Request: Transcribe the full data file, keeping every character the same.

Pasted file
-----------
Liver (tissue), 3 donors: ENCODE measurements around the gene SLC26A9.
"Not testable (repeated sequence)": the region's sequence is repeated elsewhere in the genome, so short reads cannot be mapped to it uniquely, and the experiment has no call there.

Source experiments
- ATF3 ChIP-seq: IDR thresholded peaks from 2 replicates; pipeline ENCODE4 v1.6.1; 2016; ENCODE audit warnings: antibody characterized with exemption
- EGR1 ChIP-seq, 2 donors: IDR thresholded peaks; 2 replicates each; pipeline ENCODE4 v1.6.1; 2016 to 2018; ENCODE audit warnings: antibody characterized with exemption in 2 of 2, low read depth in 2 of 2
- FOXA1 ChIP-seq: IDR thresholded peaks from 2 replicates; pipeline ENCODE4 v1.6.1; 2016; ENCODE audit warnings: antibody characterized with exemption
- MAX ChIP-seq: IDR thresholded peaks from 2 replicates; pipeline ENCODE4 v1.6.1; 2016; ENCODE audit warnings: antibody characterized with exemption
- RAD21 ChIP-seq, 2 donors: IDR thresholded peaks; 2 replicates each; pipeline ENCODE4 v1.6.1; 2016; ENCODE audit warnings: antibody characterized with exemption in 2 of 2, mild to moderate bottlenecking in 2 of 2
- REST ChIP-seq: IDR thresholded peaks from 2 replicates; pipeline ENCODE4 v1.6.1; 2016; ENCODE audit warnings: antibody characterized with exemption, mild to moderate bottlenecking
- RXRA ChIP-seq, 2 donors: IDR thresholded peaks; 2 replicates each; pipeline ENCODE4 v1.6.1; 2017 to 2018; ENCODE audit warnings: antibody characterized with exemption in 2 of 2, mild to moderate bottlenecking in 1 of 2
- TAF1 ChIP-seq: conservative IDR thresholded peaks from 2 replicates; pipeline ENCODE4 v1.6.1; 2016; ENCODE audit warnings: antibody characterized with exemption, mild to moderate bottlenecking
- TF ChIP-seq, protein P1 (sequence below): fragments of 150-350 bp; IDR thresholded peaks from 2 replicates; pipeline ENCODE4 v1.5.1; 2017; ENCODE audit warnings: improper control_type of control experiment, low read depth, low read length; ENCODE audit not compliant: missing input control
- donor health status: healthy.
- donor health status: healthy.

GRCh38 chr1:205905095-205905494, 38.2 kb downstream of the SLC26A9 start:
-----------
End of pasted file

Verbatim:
Liver (tissue), 3 donors: ENCODE measurements around the gene SLC26A9.
"Not testable (repeated sequence)": the region's sequence is repeated elsewhere in the genome, so short reads cannot be mapped to it uniquely, and the experiment has no call there.

Source experiments
- ATF3 ChIP-seq: IDR thresholded peaks from 2 replicates; pipeline ENCODE4 v1.6.1; 2016; ENCODE audit warnings: antibody characterized with exemption
- EGR1 ChIP-seq, 2 donors: IDR thresholded peaks; 2 replicates each; pipeline ENCODE4 v1.6.1; 2016 to 2018; ENCODE audit warnings: antibody characterized with exemption in 2 of 2, low read depth in 2 of 2
- FOXA1 ChIP-seq: IDR thresholded peaks from 2 replicates; pipeline ENCODE4 v1.6.1; 2016; ENCODE audit warnings: antibody characterized with exemption
- MAX ChIP-seq: IDR thresholded peaks from 2 replicates; pipeline ENCODE4 v1.6.1; 2016; ENCODE audit warnings: antibody characterized with exemption
- RAD21 ChIP-seq, 2 donors: IDR thresholded peaks; 2 replicates each; pipeline ENCODE4 v1.6.1; 2016; ENCODE audit warnings: antibody characterized with exemption in 2 of 2, mild to moderate bottlenecking in 2 of 2
- REST ChIP-seq: IDR thresholded peaks from 2 replicates; pipeline ENCODE4 v1.6.1; 2016; ENCODE audit warnings: antibody characterized with exemption, mild to moderate bottlenecking
- RXRA ChIP-seq, 2 donors: IDR thresholded peaks; 2 replicates each; pipeline ENCODE4 v1.6.1; 2017 to 2018; ENCODE audit warnings: antibody characterized with exemption in 2 of 2, mild to moderate bottlenecking in 1 of 2
- TAF1 ChIP-seq: conservative IDR thresholded peaks from 2 replicates; pipeline ENCODE4 v1.6.1; 2016; ENCODE audit warnings: antibody characterized with exemption, mild to moderate bottlenecking
- TF ChIP-seq, protein P1 (sequence below): fragments of 150-350 bp; IDR thresholded peaks from 2 replicates; pipeline ENCODE4 v1.5.1; 2017; ENCODE audit warnings: improper control_type of control experiment, low read depth, low read length; ENCODE audit not compliant: missing input control
- donor health status: healthy.
- donor health status: healthy.

GRCh38 chr1:205905095-205905494, 38.2 kb downstream of the SLC26A9 start: